What role will central banks play in the future?
In the aftermath of the 2008 economic crisis central banks were faced with establishing a new period of financial stability and re-growing the global economy, but where does the future of monetary policy lie?
To expand past traditionally-defined macroeconomic targets - such as low unemployment figures and steady trade - measures like quantitative easing and negative interest rates were introduced to steady the financial system.
While most agree that such policies had a stabilising influence, their contribution to economic recovery is more of a grey area. As such, two distinct futures for the role of central banks seem to be emerging: further policy expansion or a return to the pre-crisis norm.
Oliver Adler, Head of Global Economic Research International Wealth Management at Credit Suisse, said: "The coming years will be decisive in relation to the future direction of central bank policy, depending on both economic and political developments.
"Even if the influencing factors are difficult to predict, we believe that the discussion of the future of monetary policy needs to be reinforced."
Political and economic developments aside, however, there are a few key indicators of where central banks may be headed.
1. The Basel III framework
In the short term, central banks will be restricted by the regulatory Basel III framework, which was designed to repair some of the lingering damage in the financial sector.
The measures target bank-level regulation and sector-wide risks to strengthen transparency, governance and the ability of the global system to handle periods of stress.
Under the framework, central banks will be unable to reduce their balance sheets to pre-crisis levels due to liquidity requirements. They are also likely to become providers of 'safe' assets to a broader group of counterparties and may be expected to play an increasing role as funding providers, even in stable times.
This requires central banks to hold an increased level of capital and therefore implement non-payment insurance policies or credit insurance as a way to transfer risk.
2. Divergence and normalisation
With the US Federal Reserve System making gradual moves to normalise monetary policy by hiking interest rates a little at a time, the question remains whether other banks will follow suit.
This is largely dependent on the scope afforded by the markets for change. Rising employment and accelerating economic activity in both emerging and developed nations would need to continue and new policy would be unavoidable.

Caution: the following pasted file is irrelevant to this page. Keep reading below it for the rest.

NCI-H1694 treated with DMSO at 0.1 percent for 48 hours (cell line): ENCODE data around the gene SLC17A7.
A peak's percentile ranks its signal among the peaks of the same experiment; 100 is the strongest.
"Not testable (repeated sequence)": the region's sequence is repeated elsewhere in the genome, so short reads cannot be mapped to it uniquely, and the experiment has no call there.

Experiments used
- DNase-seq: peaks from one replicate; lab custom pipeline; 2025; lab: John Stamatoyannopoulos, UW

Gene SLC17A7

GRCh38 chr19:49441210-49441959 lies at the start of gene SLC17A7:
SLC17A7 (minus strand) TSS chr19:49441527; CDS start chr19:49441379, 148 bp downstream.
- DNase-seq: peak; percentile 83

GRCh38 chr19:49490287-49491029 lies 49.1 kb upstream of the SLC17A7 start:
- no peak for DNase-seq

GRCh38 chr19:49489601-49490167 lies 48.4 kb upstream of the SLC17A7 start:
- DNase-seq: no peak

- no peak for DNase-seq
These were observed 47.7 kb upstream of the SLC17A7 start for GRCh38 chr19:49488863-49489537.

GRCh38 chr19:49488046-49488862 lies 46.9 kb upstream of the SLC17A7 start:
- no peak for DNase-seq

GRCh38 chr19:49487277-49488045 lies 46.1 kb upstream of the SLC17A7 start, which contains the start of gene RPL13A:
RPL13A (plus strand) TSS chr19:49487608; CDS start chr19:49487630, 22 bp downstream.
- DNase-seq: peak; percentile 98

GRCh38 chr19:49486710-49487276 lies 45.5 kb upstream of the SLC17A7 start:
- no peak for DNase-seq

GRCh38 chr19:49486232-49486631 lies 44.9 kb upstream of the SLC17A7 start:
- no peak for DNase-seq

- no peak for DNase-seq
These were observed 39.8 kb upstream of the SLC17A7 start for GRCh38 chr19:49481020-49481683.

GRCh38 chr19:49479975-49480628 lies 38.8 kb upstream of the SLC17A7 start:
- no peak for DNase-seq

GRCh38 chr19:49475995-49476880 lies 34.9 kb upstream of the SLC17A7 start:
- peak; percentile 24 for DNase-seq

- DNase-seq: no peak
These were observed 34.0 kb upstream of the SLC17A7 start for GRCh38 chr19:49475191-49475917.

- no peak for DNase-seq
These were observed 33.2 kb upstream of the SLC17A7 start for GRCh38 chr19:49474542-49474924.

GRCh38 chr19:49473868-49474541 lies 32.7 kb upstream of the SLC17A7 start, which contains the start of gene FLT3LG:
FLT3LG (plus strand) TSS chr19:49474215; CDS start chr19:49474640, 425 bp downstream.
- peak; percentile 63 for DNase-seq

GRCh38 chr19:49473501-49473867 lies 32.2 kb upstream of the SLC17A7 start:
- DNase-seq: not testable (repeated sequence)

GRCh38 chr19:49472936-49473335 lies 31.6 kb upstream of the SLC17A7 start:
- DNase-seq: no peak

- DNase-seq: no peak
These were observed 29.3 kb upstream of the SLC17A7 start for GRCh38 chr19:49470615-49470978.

Rapid expansion of the market and its associated risks require the attention of banks and policymakers, sooner rather than later.
However, these decisions would also be subject to political factors and influence, as well as the pressure to repair the 'secular stagnation' feared to be at the root of stalled growth in various markets.
In addition, when taking the current level of transformative economic change into account, it may be fair to argue that a return to pre-crisis operations is no longer possible.
3. Digital disruption
New technologies like blockchain, which would need to be embedded into the existing financial system, are becoming a key factor in fiscal decision-making.
Several uses for the technology are currently being explored, with the potential for stock exchange clearing, governmental compliance and even personal identification having far-reaching implications for society as a whole.
The International Monetary Fund highlighted virtual currency in a white paper earlier this year, noting that the rapid expansion of the market and its associated risks required the attention of banks and policymakers, sooner rather than later.
How far central banks take this route will be determined by political considerations, and by the banking sector's willingness to embrace financial technology advances.
What are your predictions for the future of monetary policy? Tell us in the comments below.